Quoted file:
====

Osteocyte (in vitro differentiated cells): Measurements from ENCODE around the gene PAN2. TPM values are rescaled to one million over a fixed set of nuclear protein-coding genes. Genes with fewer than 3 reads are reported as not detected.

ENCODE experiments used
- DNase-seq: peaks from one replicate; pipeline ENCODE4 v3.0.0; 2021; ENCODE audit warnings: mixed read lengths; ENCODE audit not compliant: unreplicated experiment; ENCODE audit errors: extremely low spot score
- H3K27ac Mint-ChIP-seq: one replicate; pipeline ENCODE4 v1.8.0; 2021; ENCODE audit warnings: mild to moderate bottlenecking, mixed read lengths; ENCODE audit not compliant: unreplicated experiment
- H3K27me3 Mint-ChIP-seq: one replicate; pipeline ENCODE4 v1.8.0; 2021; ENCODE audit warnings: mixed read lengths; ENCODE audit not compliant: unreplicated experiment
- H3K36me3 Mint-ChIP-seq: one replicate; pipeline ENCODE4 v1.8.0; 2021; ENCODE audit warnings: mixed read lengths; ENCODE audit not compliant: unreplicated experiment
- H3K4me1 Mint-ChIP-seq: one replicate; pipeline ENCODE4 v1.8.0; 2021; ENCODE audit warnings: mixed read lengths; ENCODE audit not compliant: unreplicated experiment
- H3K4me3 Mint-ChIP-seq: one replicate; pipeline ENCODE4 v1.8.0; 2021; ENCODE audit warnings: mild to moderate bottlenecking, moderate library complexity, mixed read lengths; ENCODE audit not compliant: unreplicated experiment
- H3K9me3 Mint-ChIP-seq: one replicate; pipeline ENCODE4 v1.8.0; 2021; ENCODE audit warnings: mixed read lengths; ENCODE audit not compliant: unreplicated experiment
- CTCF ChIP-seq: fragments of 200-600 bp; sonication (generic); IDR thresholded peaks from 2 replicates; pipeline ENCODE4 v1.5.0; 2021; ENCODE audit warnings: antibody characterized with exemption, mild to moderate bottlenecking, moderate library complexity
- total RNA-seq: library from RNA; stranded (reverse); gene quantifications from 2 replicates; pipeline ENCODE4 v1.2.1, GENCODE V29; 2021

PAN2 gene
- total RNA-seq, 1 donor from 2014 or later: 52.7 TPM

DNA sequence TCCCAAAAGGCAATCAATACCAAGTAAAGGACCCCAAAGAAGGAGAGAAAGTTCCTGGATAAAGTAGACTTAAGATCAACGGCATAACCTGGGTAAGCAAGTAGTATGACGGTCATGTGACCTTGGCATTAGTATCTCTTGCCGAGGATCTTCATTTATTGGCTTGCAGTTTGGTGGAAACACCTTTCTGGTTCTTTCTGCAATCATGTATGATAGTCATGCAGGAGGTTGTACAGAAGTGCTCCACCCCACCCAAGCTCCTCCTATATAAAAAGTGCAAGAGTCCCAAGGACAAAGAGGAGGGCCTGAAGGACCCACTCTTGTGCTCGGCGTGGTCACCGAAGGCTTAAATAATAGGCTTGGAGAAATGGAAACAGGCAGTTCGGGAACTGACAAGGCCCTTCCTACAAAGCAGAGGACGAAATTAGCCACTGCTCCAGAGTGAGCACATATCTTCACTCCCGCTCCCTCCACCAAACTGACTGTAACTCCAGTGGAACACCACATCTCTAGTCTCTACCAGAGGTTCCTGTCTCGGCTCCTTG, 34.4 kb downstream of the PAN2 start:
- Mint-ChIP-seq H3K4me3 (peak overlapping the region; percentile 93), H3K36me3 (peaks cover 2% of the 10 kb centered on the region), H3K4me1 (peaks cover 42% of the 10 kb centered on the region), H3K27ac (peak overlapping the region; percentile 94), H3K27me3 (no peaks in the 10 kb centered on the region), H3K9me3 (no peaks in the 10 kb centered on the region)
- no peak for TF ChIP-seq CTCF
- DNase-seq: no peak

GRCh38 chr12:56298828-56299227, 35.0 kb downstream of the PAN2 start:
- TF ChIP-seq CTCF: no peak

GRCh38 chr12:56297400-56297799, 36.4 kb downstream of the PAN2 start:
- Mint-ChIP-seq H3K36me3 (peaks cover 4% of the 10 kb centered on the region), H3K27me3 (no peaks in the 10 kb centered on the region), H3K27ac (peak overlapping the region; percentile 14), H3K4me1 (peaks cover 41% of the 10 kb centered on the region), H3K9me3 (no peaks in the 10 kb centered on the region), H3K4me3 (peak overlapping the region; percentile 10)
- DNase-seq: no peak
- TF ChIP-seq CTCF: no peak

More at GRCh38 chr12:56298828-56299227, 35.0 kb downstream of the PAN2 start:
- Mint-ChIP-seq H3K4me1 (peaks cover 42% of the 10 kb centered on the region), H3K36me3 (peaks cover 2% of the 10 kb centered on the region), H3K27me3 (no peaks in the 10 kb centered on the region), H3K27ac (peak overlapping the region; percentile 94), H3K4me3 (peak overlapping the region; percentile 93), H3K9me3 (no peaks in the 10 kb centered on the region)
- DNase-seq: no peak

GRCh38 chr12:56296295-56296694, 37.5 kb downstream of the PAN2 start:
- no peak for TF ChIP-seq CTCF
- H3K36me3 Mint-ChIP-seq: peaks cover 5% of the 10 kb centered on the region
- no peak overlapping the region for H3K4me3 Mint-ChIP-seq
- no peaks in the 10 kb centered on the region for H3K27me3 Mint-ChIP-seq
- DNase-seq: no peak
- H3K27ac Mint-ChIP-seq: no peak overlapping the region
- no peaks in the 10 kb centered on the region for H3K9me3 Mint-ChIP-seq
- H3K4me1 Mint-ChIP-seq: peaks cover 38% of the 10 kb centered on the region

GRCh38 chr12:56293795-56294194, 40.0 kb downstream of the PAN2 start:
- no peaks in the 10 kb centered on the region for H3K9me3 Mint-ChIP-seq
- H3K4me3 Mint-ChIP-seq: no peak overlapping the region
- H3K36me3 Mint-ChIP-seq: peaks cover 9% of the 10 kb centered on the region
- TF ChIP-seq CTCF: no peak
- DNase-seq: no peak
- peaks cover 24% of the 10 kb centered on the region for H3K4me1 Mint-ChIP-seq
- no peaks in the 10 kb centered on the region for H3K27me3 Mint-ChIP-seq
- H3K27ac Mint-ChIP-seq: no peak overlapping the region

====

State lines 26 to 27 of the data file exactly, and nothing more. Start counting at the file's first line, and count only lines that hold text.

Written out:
- DNase-seq: no peak

GRCh38 chr12:56296295-56296694, 37.5 kb downstream of the PAN2 start: